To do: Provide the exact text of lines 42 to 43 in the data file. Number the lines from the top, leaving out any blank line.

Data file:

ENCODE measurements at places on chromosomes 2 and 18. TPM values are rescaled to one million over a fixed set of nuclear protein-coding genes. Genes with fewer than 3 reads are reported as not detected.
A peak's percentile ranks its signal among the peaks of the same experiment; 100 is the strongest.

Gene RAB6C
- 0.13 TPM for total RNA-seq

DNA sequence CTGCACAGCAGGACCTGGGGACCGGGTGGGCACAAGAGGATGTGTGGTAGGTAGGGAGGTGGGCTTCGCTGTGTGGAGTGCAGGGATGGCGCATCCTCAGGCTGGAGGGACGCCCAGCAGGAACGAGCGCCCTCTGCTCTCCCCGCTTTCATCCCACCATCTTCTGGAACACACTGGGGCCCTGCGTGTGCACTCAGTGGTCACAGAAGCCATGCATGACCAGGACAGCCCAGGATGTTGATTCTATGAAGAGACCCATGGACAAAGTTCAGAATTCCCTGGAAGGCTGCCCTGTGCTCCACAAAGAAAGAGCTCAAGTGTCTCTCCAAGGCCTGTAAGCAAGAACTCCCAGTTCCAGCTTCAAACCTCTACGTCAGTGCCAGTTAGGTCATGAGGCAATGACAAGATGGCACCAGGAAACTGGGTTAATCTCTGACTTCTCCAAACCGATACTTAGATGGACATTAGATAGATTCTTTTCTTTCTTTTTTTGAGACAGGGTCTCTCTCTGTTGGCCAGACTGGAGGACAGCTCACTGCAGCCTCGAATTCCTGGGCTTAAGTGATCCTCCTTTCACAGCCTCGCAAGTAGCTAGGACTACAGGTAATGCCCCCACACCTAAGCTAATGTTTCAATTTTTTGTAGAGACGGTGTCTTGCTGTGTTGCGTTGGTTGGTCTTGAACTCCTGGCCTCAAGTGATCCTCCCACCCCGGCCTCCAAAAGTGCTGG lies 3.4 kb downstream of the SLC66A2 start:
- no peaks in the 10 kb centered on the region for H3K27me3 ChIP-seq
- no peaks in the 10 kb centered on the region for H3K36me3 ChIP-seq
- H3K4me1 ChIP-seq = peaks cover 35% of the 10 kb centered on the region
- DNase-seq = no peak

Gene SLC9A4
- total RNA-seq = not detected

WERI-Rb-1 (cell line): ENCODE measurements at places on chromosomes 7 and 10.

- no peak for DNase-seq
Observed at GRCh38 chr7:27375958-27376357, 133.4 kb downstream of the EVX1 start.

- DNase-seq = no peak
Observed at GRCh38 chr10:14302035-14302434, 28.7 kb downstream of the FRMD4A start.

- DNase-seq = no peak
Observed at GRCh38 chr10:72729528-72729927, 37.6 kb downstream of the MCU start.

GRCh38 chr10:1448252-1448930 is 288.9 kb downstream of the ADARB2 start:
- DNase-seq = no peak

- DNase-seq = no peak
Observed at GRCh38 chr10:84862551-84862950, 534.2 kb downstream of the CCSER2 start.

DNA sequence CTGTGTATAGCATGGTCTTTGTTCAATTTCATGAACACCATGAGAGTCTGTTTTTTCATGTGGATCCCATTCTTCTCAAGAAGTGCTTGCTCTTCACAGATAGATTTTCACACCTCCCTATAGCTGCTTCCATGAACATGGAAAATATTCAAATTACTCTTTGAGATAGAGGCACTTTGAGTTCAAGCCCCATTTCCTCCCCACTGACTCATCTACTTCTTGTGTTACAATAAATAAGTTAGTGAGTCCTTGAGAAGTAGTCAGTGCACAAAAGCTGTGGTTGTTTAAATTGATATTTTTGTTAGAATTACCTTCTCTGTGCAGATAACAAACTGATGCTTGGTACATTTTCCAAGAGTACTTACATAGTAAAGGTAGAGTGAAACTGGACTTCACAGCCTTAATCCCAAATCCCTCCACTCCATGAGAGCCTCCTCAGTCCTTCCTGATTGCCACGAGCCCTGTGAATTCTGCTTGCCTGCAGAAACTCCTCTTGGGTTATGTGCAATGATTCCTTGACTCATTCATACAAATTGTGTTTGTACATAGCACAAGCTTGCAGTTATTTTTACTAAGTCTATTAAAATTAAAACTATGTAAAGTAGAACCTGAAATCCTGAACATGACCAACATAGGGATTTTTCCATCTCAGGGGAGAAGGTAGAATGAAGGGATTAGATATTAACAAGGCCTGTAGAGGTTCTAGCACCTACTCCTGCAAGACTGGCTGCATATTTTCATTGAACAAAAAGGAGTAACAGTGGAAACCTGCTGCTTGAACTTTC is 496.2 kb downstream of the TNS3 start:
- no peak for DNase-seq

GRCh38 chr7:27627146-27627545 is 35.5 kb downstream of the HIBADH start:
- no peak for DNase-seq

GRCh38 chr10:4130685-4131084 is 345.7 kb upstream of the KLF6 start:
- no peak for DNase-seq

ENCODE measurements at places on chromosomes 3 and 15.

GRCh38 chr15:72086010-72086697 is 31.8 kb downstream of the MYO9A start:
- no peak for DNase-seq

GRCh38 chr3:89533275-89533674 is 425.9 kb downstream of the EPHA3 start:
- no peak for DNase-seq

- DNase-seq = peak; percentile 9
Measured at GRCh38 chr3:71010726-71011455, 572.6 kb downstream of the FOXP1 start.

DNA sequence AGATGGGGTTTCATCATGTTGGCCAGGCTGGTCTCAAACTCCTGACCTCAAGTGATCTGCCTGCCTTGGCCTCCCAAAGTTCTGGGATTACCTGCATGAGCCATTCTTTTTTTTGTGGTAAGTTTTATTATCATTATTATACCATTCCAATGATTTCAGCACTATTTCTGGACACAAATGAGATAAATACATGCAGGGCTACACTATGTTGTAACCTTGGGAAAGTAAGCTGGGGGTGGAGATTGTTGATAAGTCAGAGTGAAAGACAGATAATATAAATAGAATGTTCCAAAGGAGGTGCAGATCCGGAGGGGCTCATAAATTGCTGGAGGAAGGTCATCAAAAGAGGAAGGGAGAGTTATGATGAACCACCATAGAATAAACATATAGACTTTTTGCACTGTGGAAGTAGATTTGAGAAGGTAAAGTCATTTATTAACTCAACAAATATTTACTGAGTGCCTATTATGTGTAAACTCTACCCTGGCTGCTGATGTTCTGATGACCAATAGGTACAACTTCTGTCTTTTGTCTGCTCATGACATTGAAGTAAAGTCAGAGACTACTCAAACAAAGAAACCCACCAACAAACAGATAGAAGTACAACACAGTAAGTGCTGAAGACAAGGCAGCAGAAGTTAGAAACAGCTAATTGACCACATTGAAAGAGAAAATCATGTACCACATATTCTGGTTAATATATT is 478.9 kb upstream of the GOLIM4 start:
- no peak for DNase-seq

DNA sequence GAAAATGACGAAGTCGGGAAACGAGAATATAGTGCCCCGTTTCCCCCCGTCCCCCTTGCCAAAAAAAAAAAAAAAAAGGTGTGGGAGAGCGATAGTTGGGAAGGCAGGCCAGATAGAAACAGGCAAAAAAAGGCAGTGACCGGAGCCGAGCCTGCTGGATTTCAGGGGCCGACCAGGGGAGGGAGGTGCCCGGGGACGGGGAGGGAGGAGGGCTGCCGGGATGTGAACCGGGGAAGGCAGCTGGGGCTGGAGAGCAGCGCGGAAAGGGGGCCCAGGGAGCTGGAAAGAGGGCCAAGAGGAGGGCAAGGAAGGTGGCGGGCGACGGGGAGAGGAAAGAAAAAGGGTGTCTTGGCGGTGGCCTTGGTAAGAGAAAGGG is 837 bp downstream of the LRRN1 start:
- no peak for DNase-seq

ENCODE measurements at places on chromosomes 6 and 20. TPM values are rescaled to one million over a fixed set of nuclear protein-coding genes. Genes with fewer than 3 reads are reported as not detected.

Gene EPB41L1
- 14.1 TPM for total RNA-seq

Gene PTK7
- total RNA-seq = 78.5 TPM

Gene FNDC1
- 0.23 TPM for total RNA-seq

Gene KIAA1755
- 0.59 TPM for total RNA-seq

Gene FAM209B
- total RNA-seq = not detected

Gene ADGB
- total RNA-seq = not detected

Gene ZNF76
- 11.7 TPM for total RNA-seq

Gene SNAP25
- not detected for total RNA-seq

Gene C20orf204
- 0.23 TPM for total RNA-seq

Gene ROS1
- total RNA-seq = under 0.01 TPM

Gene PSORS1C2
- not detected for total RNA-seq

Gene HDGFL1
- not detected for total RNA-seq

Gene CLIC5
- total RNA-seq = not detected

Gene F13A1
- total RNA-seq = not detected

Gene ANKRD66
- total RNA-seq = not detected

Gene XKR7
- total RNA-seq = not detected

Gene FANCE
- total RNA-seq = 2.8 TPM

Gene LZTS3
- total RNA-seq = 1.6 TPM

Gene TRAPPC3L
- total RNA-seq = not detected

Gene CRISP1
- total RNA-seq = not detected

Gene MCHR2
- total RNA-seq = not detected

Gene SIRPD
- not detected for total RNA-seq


- 14.1 TPM for total RNA-seq

Gene PTK7